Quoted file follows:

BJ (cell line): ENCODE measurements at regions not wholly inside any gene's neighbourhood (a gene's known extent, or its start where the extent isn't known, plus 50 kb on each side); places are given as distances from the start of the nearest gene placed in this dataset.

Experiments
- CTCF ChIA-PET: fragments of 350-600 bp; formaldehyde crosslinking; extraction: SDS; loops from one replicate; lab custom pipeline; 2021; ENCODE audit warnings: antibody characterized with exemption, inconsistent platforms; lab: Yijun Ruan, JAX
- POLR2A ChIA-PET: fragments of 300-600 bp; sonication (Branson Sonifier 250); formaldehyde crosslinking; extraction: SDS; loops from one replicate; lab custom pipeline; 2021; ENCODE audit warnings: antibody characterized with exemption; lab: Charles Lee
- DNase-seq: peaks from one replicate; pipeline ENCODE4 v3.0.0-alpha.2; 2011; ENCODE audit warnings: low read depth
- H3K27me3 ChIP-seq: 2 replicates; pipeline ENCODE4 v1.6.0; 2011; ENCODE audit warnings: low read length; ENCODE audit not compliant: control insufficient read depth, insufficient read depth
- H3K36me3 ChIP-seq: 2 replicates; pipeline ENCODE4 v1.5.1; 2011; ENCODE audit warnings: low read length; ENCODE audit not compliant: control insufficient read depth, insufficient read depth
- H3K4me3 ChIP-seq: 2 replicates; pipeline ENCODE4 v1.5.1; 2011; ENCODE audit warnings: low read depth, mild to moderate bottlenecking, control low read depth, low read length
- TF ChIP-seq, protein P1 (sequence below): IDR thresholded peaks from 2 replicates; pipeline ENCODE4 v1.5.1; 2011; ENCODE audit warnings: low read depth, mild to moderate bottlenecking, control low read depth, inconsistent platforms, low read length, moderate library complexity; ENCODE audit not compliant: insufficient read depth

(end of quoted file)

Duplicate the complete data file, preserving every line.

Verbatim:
BJ (cell line): ENCODE measurements at regions not wholly inside any gene's neighbourhood (a gene's known extent, or its start where the extent isn't known, plus 50 kb on each side); places are given as distances from the start of the nearest gene placed in this dataset.

Experiments
- CTCF ChIA-PET: fragments of 350-600 bp; formaldehyde crosslinking; extraction: SDS; loops from one replicate; lab custom pipeline; 2021; ENCODE audit warnings: antibody characterized with exemption, inconsistent platforms; lab: Yijun Ruan, JAX
- POLR2A ChIA-PET: fragments of 300-600 bp; sonication (Branson Sonifier 250); formaldehyde crosslinking; extraction: SDS; loops from one replicate; lab custom pipeline; 2021; ENCODE audit warnings: antibody characterized with exemption; lab: Charles Lee
- DNase-seq: peaks from one replicate; pipeline ENCODE4 v3.0.0-alpha.2; 2011; ENCODE audit warnings: low read depth
- H3K27me3 ChIP-seq: 2 replicates; pipeline ENCODE4 v1.6.0; 2011; ENCODE audit warnings: low read length; ENCODE audit not compliant: control insufficient read depth, insufficient read depth
- H3K36me3 ChIP-seq: 2 replicates; pipeline ENCODE4 v1.5.1; 2011; ENCODE audit warnings: low read length; ENCODE audit not compliant: control insufficient read depth, insufficient read depth
- H3K4me3 ChIP-seq: 2 replicates; pipeline ENCODE4 v1.5.1; 2011; ENCODE audit warnings: low read depth, mild to moderate bottlenecking, control low read depth, low read length
- TF ChIP-seq, protein P1 (sequence below): IDR thresholded peaks from 2 replicates; pipeline ENCODE4 v1.5.1; 2011; ENCODE audit warnings: low read depth, mild to moderate bottlenecking, control low read depth, inconsistent platforms, low read length, moderate library complexity; ENCODE audit not compliant: insufficient read depth